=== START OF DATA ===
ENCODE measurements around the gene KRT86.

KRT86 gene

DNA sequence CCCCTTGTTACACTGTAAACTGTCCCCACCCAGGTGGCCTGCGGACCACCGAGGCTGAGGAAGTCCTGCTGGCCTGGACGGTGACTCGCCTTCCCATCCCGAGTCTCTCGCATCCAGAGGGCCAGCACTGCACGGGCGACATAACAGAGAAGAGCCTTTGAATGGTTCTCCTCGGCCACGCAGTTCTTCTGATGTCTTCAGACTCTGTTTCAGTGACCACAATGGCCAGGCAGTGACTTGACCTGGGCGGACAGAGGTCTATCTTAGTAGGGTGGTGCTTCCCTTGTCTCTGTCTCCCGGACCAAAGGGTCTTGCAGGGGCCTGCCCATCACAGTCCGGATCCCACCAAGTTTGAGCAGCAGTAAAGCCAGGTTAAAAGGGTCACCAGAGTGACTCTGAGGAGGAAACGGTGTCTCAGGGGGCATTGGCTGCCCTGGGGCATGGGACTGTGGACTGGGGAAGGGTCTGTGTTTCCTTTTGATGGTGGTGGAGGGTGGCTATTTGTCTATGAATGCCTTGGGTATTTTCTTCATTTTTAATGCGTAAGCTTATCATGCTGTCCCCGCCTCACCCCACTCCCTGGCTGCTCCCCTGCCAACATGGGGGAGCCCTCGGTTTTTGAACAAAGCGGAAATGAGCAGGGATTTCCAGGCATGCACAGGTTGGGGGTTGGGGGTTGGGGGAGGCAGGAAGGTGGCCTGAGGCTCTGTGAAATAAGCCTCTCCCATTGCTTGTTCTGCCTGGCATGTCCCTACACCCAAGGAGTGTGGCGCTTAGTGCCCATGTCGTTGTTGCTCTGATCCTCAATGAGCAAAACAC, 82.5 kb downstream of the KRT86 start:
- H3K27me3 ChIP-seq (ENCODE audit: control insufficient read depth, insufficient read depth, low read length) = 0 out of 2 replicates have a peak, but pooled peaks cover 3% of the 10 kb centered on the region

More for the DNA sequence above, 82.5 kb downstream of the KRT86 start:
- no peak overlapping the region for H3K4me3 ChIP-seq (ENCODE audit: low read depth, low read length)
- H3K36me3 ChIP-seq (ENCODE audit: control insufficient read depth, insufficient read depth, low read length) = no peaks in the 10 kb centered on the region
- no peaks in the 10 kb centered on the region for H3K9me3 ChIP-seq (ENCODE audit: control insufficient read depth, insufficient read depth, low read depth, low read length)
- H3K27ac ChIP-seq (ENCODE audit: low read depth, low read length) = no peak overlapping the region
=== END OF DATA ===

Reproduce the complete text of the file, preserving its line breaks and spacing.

ENCODE measurements around the gene KRT86.

KRT86 gene

DNA sequence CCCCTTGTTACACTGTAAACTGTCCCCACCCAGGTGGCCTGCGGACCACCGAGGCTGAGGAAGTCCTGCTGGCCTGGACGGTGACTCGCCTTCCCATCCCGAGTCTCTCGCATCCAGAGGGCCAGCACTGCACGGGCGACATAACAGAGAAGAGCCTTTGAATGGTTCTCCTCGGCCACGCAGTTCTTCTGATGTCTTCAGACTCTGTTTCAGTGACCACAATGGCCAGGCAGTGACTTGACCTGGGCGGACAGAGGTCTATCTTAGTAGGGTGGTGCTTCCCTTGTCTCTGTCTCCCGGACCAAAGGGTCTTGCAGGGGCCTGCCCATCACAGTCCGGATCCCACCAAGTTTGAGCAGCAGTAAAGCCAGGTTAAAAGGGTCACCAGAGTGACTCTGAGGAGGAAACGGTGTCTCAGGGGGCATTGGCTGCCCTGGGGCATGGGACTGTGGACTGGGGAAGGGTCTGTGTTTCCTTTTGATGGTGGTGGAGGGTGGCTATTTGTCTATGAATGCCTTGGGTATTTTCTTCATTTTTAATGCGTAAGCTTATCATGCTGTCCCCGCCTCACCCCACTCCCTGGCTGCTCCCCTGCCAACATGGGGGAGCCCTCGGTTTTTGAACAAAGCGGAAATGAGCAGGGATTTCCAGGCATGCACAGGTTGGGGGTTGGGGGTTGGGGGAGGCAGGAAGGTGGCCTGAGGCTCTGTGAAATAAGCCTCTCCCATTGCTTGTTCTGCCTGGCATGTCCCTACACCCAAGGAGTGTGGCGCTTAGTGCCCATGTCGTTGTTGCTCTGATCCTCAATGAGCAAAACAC, 82.5 kb downstream of the KRT86 start:
- H3K27me3 ChIP-seq (ENCODE audit: control insufficient read depth, insufficient read depth, low read length) = 0 out of 2 replicates have a peak, but pooled peaks cover 3% of the 10 kb centered on the region

More for the DNA sequence above, 82.5 kb downstream of the KRT86 start:
- no peak overlapping the region for H3K4me3 ChIP-seq (ENCODE audit: low read depth, low read length)
- H3K36me3 ChIP-seq (ENCODE audit: control insufficient read depth, insufficient read depth, low read length) = no peaks in the 10 kb centered on the region
- no peaks in the 10 kb centered on the region for H3K9me3 ChIP-seq (ENCODE audit: control insufficient read depth, insufficient read depth, low read depth, low read length)
- H3K27ac ChIP-seq (ENCODE audit: low read depth, low read length) = no peak overlapping the region